The Marine Corps' Okinawa-based expeditionary unit has changed its logo from a bald eagle over an anchor to a dragon emerging from water to chow down on an enemy's skull.
The 31st Marine Expeditionary Unit unveiled its new insignia on Oct. 26 — designed by Pfc. Luis Marcial and Lance Cpl. Alexis Betances — who were commended for their creativity by the unit's commanding officer, Col. Robert Brodie.
The "design symbolizes strength and power that instills confidence in our allies and partners while striking fear in our enemy’s hearts," Brodie said in a statement.
Admittedly, when I got the press release from the MEU, I thought it was a joke. Even an unnamed Task & Purpose staffer was incredulous, writing, "what in the name of God is this?"
Well, that is a fantastic question!
According to the press release, the sea dragon "pays homage" to the Corps' Asian partners, while the trident illustrates the MEU's amphibious nature. And best of all, the "skull tucked inside the dragon's mouth reinforces Defense Secretary James Mattis' focus on lethality."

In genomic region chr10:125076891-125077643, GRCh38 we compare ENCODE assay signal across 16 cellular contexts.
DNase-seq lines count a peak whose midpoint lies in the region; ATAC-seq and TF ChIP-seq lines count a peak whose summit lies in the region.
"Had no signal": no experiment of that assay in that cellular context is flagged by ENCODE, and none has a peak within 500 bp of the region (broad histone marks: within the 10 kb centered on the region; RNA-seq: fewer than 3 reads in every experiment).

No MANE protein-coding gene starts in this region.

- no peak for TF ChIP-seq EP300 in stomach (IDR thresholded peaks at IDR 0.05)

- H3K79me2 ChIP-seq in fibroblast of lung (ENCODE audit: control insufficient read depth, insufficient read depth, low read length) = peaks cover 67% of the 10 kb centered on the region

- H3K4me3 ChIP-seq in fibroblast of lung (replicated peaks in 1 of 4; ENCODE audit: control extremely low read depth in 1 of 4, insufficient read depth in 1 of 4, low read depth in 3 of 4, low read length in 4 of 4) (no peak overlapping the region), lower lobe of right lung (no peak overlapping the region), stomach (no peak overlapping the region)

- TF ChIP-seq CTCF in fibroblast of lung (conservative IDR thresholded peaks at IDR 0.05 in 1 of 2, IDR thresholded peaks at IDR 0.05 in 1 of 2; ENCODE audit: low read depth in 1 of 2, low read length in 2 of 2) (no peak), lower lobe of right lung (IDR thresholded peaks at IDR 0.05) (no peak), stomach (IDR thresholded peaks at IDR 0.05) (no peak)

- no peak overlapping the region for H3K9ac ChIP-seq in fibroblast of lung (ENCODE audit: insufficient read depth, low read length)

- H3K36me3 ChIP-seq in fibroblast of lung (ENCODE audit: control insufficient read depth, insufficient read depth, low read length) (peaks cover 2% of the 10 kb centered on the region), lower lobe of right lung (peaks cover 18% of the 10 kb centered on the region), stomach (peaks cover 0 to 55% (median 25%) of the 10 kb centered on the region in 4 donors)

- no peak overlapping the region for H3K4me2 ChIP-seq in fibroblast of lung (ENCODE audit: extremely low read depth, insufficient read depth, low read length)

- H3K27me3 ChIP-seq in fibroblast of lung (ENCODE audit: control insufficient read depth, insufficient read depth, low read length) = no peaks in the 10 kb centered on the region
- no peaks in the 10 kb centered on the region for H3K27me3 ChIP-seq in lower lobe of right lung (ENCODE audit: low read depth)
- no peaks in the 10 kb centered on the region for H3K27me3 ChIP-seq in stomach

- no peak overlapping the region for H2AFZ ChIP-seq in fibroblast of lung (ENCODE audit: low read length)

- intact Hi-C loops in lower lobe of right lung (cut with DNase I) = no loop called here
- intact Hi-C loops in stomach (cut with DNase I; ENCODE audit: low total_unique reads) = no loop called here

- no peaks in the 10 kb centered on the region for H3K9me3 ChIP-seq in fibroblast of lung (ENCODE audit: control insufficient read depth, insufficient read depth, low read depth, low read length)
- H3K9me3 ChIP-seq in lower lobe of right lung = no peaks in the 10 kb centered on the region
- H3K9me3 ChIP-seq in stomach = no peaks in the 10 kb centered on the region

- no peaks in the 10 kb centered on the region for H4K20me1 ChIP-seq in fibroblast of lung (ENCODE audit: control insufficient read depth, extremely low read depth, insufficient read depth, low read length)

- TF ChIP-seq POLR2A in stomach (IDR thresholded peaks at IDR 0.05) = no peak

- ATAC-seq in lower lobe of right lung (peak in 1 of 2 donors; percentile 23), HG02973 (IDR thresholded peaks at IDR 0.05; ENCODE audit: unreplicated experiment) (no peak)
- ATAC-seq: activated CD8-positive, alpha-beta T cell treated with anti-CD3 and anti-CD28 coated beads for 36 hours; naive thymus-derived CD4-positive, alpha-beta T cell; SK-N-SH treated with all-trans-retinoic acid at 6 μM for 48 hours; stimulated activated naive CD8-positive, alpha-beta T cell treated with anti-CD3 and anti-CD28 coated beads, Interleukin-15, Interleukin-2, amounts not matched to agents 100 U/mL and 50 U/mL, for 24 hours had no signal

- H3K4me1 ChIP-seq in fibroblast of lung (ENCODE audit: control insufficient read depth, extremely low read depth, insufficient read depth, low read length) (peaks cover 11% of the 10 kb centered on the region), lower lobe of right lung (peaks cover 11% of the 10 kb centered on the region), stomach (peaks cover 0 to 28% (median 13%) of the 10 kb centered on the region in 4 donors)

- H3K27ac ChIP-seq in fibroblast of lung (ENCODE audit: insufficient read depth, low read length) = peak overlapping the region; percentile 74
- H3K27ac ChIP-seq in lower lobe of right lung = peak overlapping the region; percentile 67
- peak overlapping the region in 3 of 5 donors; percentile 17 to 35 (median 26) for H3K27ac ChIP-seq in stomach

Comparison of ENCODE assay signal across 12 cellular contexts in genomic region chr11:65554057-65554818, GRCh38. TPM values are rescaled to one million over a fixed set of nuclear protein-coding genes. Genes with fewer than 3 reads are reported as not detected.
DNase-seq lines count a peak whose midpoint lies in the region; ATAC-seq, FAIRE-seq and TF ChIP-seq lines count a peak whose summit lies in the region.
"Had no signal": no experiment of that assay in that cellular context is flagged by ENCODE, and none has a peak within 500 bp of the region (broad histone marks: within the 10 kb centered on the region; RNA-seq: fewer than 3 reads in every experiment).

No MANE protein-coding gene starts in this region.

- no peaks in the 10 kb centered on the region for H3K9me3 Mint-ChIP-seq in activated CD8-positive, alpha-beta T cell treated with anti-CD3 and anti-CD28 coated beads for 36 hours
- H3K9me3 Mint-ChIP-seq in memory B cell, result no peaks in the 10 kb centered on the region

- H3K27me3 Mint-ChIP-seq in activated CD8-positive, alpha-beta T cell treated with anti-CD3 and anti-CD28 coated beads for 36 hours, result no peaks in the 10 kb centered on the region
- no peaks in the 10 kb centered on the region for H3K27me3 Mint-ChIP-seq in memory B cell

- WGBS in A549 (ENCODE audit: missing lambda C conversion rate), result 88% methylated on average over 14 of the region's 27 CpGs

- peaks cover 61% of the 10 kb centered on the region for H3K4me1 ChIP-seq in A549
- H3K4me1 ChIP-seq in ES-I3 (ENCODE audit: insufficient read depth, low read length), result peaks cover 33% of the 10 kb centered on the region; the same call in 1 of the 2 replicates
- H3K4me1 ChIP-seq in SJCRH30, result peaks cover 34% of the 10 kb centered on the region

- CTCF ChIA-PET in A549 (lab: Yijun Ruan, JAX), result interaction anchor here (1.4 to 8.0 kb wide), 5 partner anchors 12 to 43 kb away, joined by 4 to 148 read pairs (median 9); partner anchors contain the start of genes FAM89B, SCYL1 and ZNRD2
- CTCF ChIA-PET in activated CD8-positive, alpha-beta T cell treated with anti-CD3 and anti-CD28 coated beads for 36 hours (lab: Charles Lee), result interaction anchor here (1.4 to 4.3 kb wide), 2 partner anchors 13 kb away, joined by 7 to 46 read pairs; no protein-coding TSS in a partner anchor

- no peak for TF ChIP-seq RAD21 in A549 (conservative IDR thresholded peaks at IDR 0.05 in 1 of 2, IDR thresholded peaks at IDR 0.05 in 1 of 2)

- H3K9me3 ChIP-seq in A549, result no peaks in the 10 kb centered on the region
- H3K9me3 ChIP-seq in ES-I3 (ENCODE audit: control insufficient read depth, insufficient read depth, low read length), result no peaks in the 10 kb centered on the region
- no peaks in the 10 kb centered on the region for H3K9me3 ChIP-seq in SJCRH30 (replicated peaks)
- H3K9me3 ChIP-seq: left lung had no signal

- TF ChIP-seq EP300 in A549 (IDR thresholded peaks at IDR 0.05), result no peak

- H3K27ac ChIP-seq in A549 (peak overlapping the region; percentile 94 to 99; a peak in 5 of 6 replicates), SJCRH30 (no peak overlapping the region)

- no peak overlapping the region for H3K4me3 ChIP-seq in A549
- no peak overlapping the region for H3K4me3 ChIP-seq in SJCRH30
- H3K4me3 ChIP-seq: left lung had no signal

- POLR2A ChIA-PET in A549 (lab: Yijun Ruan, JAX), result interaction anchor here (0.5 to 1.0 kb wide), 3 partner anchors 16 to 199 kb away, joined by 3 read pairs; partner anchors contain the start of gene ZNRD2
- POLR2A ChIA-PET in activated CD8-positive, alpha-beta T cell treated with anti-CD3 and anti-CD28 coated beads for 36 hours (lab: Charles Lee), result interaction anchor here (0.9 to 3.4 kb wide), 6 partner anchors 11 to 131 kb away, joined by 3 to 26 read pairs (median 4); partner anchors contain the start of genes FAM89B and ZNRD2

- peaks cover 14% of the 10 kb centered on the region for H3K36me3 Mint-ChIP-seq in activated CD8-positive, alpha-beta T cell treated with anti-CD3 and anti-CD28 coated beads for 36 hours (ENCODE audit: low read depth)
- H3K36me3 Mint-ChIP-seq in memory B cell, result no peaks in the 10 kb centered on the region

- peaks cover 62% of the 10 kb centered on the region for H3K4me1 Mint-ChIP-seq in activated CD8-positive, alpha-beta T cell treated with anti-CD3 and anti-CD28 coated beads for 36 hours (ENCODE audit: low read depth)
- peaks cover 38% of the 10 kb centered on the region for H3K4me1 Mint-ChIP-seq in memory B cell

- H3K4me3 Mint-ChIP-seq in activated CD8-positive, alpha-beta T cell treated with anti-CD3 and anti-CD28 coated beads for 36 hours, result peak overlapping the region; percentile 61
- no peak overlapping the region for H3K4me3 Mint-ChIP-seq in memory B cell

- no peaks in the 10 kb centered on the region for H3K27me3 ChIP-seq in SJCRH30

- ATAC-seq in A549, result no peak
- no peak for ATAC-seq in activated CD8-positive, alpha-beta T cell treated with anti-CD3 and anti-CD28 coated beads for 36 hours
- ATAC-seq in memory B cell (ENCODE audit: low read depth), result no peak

Meanwhile, according to people with 20/20 vision, the sea dragon looks like a four-clawed half fish thing that was born prematurely, while the trident illustrates the MEU's roots fighting alongside the army of Neptune in the battle against taste. The skull reinforces the graphic designer offering the MEU's public affairs shop a reason to suck up to Mattis and mention "lethality."
WASHINGTON (Reuters) - U.S. President Donald Trump was reeling from sharp rebukes at home and abroad over his surprise announcement last month to immediately pull American troops out of Syria when he flew into the al Asad airbase in neighboring Iraq the day after Christmas.
Inside a canvas Quonset hut, one of the arced prefabricated structures used by the military and surrounded by concertina wire, Trump received operational briefs from U.S. commanders suggesting a territorial victory against Islamic State was within sight, but the military needed just a bit more time, U.S. officials said.
In a message to the force sent Tuesday, Adm. Karl L. Schultz said both he and the Department of Homeland Security Secretary remain "fully engaged" on the missing pay issue, which have caused "anxiety and uncertainty" for Coasties and their families.